Last week, Dixon R. Doll, co-founder and general partner of Menlo Park, Calif.-based DCM, stepped into a one-year term as chairman of the
Q: So with this being an election year, can you tell me who you’re voting for president?
First off, I don’t know who the candidates are for president.
We’re a very non-partisan group. Our biggest supporters in the U.S. Congress come from both sides of the House. We’re not about supporting just Republicans or Democrats. We’re about educating our constituents, creating jobs, bringing capital resources to entrepreneurs. These are roles the NVCA serves nationwide and in each state, regardless of party affiliation.
Q: Last year, when Ted Schlein began his stint as chairman, one of the hot-button issues on top of the NVCA agenda was carry tax. Now that you’re chairman, what’s on your agenda?
Carry tax remains an important issue for us. In the next year we will continue to focus on high impact areas such as clean technology policy, patent reform, tax policy and regulations which support a healthy capital market system and overall U.S. competitiveness.
Also, there’s one issue, right up there with carry tax, that we’ll work long and hard on.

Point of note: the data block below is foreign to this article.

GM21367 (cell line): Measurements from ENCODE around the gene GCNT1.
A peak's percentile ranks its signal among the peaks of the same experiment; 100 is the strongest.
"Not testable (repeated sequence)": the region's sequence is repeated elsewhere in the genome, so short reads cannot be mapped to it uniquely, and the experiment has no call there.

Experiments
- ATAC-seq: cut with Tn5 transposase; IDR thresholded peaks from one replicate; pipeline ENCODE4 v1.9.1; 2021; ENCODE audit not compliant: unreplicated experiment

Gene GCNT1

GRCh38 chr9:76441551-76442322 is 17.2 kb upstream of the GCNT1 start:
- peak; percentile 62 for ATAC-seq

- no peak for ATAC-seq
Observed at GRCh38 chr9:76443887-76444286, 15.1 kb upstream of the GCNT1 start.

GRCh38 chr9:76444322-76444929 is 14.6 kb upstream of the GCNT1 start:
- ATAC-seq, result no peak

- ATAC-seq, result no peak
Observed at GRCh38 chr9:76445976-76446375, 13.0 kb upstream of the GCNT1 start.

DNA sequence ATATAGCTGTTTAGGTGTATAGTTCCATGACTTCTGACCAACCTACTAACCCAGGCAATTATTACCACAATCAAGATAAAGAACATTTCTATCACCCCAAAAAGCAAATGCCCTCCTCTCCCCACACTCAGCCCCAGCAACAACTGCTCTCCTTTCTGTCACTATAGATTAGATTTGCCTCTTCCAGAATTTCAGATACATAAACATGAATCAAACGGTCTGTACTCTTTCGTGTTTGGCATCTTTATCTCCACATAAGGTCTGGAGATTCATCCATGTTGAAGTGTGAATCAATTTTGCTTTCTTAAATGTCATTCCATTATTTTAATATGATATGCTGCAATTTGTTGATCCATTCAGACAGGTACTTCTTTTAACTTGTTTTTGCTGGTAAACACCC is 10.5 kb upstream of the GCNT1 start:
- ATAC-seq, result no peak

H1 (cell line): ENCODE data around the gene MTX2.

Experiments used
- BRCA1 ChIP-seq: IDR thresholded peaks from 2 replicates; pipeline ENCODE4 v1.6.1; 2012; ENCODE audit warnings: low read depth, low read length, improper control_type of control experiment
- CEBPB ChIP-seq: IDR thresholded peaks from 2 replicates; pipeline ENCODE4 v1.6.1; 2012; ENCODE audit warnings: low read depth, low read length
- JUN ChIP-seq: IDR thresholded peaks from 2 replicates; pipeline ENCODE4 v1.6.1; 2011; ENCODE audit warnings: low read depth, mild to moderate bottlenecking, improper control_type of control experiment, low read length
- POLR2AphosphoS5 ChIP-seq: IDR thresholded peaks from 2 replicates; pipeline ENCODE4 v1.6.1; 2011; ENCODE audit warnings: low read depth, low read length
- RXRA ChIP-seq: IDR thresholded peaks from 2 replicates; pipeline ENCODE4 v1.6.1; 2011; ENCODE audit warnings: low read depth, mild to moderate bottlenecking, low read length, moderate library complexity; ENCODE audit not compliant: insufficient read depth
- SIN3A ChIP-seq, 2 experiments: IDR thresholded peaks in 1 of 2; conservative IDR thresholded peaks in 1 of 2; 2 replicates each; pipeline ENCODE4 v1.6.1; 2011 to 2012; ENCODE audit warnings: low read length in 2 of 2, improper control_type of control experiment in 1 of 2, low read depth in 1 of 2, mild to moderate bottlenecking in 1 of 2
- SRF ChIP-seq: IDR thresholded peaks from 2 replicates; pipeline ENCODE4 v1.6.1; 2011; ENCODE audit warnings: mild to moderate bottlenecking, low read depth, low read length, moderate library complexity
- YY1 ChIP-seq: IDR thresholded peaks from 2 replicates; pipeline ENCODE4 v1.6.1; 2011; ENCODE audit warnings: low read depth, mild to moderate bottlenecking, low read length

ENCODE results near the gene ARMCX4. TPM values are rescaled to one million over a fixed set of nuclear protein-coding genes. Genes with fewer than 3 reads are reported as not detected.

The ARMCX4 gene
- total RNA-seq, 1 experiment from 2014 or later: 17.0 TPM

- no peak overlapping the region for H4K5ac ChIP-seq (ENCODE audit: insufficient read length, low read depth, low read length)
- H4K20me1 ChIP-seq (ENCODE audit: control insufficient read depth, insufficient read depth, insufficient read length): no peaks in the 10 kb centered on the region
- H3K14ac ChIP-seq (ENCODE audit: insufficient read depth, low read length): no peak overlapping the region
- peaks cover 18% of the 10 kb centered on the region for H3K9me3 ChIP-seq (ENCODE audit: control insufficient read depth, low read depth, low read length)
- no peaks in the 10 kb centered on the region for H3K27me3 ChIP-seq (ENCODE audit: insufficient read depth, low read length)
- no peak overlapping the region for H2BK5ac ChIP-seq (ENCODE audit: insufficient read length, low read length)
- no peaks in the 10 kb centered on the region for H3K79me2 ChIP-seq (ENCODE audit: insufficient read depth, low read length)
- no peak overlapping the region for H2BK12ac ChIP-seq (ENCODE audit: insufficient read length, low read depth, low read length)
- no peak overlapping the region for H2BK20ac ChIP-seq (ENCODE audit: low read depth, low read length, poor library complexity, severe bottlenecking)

Q: What’s that?
Capital gains. We live in a global economy, and there are a lot of countries that are competitors, basically, because they have no capital gains tax.
I’m not saying we should have a zero gains tax in this country, but we need to learn more about its affects on entrepreneurs raising capital.
Q: How do you propose on doing that?
We’re going to start by commissioning an outside agency to do a quantitative study this year on the impact of the gains tax on capital raising, job creation and revenue generation. Many in the Congress believe that by raising the capital gains tax, our country can increase revenue. In reality, if you lower gains tax, revenue will go up because of its impact on luring entrepreneurs to raise capital.
The last time we did a tax survey was 20 years ago, so it’s time again that we develop a clear understanding of its trade offs and impacts. Our basic job at the NVCA is to educate, so we need to study the issues first.
Q: You mentioned cleantech, and that sector seems to have take on a larger presence at this NVCA event this year. Why is that?
Cleantech is not a fad. It’s an important, vital industry. We need solutions to combat pollution and treat water and develop alternative fuels. There are huge opportunities for our industry to go after cleantech investments.